Anderson is a broadcast journalism senior

Why “Blue Lives Matter”

Photo by Nicholas Spano                           Photo taken over spring break of Officer Dan Gilliam’s country side home in Western Maryland.

By Nick Spano

Visiting the nation’s capital on a sunny afternoon in mid- March to soak in history is a great activity. Living in the area for the last 22 years, it is not odd to see rallies and a lot of tourists exploring Washington. This afternoon, American flags waving and signs saying “Blue Lives Matter” caught my attention.

Protesters were stuck like glue outside the White House all day expressing their beliefs. Law enforcement was supported by Washington’s downtown district in the past. But difficult months of violence between citizens and police officers have complicated it all. And there has been backlash against men and women in blue all across the United States. This has left authorities feeling under siege.

Dan Gilliam, is a retired United States Park Police officer in Washington D.C. He spent 17 years working with the park service police in D.C. He views all the controversy over police treatment of citizens as very upsetting. All lives matter in this world. I’ve seen death, destruction of families, and much more,” Gilliam said.

Gilliam wants to better help others understand that officers are people, too. His main focus is: “We put on the uniform to serve and protect the community in any which way possible.

The United States Park Police shares a rich history as the nation’s highest ranked and oldest police agency. While the agency performs routine police work, such as traffic stops, writing tickets, and dealing with emergency calls, it also works closely every day with the United States Secret Service.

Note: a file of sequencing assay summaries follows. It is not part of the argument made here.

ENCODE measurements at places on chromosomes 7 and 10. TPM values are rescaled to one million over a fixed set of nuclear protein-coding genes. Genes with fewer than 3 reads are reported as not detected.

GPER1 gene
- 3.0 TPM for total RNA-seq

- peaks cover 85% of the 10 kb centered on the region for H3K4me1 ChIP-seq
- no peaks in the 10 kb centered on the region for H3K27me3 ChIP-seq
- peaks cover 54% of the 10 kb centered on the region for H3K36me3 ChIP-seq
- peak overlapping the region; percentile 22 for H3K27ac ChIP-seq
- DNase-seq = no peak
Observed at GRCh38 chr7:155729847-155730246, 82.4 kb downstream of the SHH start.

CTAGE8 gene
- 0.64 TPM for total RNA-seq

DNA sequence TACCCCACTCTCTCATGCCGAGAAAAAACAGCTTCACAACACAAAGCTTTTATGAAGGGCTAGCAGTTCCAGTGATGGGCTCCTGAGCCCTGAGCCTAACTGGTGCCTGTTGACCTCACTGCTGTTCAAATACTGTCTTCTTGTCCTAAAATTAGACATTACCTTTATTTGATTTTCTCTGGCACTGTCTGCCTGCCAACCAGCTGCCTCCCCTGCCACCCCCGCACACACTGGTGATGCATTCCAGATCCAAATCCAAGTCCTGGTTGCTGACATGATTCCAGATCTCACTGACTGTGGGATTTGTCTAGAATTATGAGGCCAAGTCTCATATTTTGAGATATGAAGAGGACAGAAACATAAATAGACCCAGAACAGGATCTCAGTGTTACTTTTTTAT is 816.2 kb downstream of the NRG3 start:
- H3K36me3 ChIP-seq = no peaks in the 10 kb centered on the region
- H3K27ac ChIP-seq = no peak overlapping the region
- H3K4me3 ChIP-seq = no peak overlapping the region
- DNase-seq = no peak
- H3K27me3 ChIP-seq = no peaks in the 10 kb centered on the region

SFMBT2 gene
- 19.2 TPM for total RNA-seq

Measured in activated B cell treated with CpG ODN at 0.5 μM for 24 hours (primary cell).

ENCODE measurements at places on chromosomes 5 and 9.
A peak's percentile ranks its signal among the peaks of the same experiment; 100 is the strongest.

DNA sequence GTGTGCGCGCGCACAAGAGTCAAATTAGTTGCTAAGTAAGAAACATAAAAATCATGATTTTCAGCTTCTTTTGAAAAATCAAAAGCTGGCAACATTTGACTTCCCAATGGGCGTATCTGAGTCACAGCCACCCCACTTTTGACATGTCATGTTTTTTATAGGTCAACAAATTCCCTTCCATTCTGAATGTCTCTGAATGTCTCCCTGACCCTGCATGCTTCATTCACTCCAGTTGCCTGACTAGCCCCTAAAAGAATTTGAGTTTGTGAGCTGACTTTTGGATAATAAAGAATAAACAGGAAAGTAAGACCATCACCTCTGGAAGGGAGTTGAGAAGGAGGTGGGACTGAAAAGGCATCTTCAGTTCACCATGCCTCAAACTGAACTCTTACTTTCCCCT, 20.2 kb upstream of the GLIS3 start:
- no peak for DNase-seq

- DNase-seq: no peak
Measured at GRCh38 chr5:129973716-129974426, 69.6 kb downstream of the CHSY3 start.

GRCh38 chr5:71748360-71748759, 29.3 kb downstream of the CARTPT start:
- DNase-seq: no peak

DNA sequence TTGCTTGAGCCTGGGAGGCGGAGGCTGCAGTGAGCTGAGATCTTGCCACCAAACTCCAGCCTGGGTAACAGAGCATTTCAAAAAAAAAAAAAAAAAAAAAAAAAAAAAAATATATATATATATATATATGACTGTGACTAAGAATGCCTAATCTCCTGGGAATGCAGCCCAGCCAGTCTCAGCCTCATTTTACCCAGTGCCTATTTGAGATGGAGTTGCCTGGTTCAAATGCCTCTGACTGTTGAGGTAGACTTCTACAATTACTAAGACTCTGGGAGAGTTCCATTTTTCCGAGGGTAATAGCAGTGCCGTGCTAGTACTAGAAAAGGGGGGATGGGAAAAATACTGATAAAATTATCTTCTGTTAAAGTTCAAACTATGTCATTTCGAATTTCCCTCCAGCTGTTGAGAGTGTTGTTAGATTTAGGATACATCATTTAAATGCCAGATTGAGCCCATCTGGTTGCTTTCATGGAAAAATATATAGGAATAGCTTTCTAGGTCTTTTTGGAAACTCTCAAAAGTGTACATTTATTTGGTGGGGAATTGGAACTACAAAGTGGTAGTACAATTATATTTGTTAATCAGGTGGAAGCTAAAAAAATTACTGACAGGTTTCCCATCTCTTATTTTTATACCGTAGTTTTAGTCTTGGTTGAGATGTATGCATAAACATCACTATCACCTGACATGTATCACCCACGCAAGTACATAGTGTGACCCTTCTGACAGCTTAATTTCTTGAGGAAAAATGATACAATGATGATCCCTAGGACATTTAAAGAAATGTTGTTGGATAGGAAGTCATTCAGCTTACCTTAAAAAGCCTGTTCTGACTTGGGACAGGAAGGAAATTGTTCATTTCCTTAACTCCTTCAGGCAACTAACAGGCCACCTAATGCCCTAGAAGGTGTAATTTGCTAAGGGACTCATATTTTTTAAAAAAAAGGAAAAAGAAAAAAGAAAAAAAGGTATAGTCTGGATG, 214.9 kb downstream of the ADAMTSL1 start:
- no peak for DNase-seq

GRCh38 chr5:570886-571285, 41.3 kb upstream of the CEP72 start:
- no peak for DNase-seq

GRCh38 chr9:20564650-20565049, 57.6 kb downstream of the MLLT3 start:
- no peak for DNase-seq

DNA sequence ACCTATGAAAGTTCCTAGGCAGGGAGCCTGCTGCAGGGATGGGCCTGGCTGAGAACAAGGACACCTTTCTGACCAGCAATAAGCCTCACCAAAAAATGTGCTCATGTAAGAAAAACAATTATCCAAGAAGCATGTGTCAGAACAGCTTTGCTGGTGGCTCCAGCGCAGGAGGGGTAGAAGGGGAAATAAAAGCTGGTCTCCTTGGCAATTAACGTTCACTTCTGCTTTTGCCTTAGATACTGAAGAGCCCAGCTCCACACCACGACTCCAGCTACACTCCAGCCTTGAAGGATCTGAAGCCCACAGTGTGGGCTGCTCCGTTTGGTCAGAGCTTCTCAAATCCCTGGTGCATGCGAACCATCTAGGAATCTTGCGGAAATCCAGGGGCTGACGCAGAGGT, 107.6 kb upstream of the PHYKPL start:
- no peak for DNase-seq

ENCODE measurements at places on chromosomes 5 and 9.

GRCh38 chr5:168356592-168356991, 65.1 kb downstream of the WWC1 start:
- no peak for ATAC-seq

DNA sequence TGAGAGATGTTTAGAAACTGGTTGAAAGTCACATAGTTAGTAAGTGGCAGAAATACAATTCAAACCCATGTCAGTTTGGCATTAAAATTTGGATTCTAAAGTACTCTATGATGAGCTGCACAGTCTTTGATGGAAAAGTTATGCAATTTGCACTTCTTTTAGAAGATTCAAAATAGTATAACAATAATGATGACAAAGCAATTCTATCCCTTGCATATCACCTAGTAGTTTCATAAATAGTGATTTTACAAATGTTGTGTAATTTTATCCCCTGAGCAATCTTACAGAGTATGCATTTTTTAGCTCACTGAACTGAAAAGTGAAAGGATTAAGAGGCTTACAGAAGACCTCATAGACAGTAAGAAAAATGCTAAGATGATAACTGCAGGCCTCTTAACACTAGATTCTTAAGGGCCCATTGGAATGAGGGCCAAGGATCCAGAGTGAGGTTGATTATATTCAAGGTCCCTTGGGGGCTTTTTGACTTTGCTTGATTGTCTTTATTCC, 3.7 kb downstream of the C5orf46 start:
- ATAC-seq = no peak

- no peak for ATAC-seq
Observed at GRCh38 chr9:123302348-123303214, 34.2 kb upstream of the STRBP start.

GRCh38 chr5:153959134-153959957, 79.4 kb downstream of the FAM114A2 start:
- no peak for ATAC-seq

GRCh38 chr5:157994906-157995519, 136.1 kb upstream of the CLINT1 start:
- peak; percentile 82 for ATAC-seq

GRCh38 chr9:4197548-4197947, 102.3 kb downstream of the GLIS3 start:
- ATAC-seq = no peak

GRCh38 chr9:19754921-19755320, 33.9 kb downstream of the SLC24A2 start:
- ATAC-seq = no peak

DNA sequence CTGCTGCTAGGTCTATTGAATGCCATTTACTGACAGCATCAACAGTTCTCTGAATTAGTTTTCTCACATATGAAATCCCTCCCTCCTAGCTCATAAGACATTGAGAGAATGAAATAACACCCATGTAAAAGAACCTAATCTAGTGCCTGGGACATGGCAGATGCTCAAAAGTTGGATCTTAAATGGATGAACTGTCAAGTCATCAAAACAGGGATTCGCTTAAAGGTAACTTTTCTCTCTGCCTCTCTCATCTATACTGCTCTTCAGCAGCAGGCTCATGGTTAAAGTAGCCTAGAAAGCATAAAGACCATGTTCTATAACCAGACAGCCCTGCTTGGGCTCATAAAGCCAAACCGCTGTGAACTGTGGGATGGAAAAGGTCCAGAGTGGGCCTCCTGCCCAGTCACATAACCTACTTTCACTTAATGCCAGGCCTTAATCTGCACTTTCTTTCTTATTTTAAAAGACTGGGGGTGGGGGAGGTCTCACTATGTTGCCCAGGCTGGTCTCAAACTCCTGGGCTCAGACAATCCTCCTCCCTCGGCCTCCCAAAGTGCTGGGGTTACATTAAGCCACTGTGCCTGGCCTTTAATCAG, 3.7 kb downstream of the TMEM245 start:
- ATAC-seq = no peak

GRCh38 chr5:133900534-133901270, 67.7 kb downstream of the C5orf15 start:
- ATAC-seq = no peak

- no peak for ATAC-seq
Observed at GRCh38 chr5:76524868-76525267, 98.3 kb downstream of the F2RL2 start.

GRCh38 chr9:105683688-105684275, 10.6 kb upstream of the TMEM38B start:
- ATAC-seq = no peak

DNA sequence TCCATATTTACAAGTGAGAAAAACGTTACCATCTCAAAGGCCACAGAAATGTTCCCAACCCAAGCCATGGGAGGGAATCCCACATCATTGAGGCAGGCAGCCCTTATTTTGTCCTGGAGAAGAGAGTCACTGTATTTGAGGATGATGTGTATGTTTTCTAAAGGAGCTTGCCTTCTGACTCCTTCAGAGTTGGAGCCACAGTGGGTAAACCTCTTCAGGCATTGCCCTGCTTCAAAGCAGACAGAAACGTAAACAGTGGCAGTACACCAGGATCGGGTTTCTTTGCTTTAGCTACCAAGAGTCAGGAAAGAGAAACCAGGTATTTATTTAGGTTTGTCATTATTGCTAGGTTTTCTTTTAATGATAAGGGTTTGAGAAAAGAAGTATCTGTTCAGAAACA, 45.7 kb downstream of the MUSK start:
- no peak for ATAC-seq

Being part of the White House secret service provides you “detail work,” a code they use for escort schedules, training maneuvers, and protocol. Gilliam worked with the motorcycle unit most of his career. That post is considered a very high ranking position in the department. He dealt with escorting the president, vice president, and many dignitaries. Working with Secret Service meant taking risks, but also gaining opportunities.  Gilliam has met the King of Jordan, the Dalai Lama, and many sports stars.

The biggest honor came at roll call one day. He was assigned to lead the motorcade to escort the funeral procession of the 40th President of the United States, President Ronald Reagan. Talking with Gilliam’s coworkers, you see a different side of the department and glean their views on “Blue Lives Matter.” They stress police officers should be protected in any situation they are put in.

A hardworking 27-year veteran for the Washington D.C. Park Police, John Summer deals with a lot of street crime. A street patrol officer,  he see seen firsthand the hatred against the police. Before being assigned to the Park Police unit, he worked four years in undercover work .

Neighborhood watch groups were complaining that there was prostitution taking place in business district parks. Sometimes he ended up locking up runaway girls as young as 16. The tasl was heart breaking since his own daughter about that age.

“Seeing derogatory signs and having rocks thrown at you in your own community you protect every day is extremely hard to deal with,” Summer says. He says the lowest point in his career came in January, when riots escalated as President Trump was sworn into office. “Helping others became harder because you were more worried about your own safety,” he said.

Worrying about your own safety and seeing your fellow officers hurt physically n  these situations becomes no laughing matter. He joined the police department with a thought to save and help people inside their communities.  i